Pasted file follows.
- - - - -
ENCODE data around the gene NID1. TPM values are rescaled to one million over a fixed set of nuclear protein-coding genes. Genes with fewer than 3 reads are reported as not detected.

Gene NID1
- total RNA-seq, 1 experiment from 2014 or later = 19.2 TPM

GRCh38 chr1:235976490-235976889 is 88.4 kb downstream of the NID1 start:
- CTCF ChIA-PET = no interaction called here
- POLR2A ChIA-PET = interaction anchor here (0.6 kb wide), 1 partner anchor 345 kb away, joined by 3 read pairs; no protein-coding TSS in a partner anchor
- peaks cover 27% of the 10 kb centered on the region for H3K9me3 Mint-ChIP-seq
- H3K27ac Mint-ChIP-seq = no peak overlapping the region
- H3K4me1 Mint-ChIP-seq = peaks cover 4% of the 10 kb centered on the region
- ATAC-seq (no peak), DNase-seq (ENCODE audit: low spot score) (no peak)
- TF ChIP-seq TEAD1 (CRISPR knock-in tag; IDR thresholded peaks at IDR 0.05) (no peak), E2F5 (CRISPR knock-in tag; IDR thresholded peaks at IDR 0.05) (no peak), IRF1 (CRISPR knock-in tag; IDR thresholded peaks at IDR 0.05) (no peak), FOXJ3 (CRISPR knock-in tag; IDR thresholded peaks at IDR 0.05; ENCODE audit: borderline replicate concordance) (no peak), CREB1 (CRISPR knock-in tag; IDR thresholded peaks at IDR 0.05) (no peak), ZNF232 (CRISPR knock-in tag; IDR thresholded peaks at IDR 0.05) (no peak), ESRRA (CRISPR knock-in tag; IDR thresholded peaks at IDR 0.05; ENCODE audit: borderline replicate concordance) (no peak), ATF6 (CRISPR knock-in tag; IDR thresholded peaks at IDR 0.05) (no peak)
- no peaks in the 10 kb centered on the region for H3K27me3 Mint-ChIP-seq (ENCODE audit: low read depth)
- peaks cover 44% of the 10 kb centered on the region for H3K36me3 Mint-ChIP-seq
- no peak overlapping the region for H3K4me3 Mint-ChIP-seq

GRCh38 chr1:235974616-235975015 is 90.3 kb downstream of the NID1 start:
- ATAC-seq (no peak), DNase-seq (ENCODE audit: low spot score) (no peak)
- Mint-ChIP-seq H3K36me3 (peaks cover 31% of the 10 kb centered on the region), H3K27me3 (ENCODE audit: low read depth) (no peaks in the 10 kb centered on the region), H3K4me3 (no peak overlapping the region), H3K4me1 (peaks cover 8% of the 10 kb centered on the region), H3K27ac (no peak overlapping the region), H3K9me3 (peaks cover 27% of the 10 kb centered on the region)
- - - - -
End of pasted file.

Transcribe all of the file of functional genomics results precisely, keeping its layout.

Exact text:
ENCODE data around the gene NID1. TPM values are rescaled to one million over a fixed set of nuclear protein-coding genes. Genes with fewer than 3 reads are reported as not detected.

Gene NID1
- total RNA-seq, 1 experiment from 2014 or later = 19.2 TPM

GRCh38 chr1:235976490-235976889 is 88.4 kb downstream of the NID1 start:
- CTCF ChIA-PET = no interaction called here
- POLR2A ChIA-PET = interaction anchor here (0.6 kb wide), 1 partner anchor 345 kb away, joined by 3 read pairs; no protein-coding TSS in a partner anchor
- peaks cover 27% of the 10 kb centered on the region for H3K9me3 Mint-ChIP-seq
- H3K27ac Mint-ChIP-seq = no peak overlapping the region
- H3K4me1 Mint-ChIP-seq = peaks cover 4% of the 10 kb centered on the region
- ATAC-seq (no peak), DNase-seq (ENCODE audit: low spot score) (no peak)
- TF ChIP-seq TEAD1 (CRISPR knock-in tag; IDR thresholded peaks at IDR 0.05) (no peak), E2F5 (CRISPR knock-in tag; IDR thresholded peaks at IDR 0.05) (no peak), IRF1 (CRISPR knock-in tag; IDR thresholded peaks at IDR 0.05) (no peak), FOXJ3 (CRISPR knock-in tag; IDR thresholded peaks at IDR 0.05; ENCODE audit: borderline replicate concordance) (no peak), CREB1 (CRISPR knock-in tag; IDR thresholded peaks at IDR 0.05) (no peak), ZNF232 (CRISPR knock-in tag; IDR thresholded peaks at IDR 0.05) (no peak), ESRRA (CRISPR knock-in tag; IDR thresholded peaks at IDR 0.05; ENCODE audit: borderline replicate concordance) (no peak), ATF6 (CRISPR knock-in tag; IDR thresholded peaks at IDR 0.05) (no peak)
- no peaks in the 10 kb centered on the region for H3K27me3 Mint-ChIP-seq (ENCODE audit: low read depth)
- peaks cover 44% of the 10 kb centered on the region for H3K36me3 Mint-ChIP-seq
- no peak overlapping the region for H3K4me3 Mint-ChIP-seq

GRCh38 chr1:235974616-235975015 is 90.3 kb downstream of the NID1 start:
- ATAC-seq (no peak), DNase-seq (ENCODE audit: low spot score) (no peak)
- Mint-ChIP-seq H3K36me3 (peaks cover 31% of the 10 kb centered on the region), H3K27me3 (ENCODE audit: low read depth) (no peaks in the 10 kb centered on the region), H3K4me3 (no peak overlapping the region), H3K4me1 (peaks cover 8% of the 10 kb centered on the region), H3K27ac (no peak overlapping the region), H3K9me3 (peaks cover 27% of the 10 kb centered on the region)